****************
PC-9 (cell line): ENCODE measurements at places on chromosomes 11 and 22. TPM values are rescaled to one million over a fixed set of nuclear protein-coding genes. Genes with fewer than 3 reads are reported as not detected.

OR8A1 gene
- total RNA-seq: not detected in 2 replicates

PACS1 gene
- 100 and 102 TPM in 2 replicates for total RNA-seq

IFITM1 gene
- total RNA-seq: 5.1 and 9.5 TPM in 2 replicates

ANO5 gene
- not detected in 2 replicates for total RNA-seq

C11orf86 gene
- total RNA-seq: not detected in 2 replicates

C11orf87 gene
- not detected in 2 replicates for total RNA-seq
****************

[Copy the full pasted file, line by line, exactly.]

PC-9 (cell line): ENCODE measurements at places on chromosomes 11 and 22. TPM values are rescaled to one million over a fixed set of nuclear protein-coding genes. Genes with fewer than 3 reads are reported as not detected.

OR8A1 gene
- total RNA-seq: not detected in 2 replicates

PACS1 gene
- 100 and 102 TPM in 2 replicates for total RNA-seq

IFITM1 gene
- total RNA-seq: 5.1 and 9.5 TPM in 2 replicates

ANO5 gene
- not detected in 2 replicates for total RNA-seq

C11orf86 gene
- total RNA-seq: not detected in 2 replicates

C11orf87 gene
- not detected in 2 replicates for total RNA-seq